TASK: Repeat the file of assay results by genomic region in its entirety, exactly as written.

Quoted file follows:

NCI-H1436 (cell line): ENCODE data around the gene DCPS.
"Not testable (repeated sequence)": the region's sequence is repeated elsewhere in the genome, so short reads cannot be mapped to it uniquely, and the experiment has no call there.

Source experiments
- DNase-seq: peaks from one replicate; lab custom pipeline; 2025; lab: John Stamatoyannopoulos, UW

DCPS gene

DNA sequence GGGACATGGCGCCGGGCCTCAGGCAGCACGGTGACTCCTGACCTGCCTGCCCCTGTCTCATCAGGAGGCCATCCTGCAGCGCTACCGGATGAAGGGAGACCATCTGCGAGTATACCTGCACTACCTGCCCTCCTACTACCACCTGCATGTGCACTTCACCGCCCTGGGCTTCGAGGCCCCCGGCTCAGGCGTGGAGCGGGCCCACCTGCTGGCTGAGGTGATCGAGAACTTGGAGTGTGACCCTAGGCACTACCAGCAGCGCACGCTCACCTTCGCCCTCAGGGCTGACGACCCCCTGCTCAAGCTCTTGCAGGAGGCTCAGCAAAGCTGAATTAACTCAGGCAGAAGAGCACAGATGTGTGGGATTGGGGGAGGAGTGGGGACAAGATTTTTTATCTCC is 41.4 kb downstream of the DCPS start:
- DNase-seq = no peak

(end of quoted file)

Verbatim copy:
NCI-H1436 (cell line): ENCODE data around the gene DCPS.
"Not testable (repeated sequence)": the region's sequence is repeated elsewhere in the genome, so short reads cannot be mapped to it uniquely, and the experiment has no call there.

Source experiments
- DNase-seq: peaks from one replicate; lab custom pipeline; 2025; lab: John Stamatoyannopoulos, UW

DCPS gene

DNA sequence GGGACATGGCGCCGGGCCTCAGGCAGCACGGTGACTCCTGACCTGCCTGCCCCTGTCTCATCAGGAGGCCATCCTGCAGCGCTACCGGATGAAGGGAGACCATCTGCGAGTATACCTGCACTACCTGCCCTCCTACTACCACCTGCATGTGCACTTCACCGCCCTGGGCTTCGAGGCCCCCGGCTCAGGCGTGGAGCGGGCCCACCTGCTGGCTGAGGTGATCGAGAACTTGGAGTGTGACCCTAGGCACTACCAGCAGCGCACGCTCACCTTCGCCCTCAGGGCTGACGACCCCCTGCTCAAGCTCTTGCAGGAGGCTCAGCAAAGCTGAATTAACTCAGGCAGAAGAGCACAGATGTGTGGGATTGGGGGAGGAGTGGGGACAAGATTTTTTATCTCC is 41.4 kb downstream of the DCPS start:
- DNase-seq = no peak